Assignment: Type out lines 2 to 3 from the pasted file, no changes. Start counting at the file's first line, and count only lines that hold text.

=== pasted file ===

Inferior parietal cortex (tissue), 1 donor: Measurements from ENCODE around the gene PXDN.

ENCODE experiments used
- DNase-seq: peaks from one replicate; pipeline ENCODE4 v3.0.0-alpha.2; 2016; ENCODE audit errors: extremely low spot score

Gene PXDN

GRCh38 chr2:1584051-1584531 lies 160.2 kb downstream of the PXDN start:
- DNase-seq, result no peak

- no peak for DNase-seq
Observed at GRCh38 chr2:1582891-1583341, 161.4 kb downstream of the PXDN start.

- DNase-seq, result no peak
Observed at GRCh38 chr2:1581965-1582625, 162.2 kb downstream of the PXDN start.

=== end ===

ENCODE experiments used
- DNase-seq: peaks from one replicate; pipeline ENCODE4 v3.0.0-alpha.2; 2016; ENCODE audit errors: extremely low spot score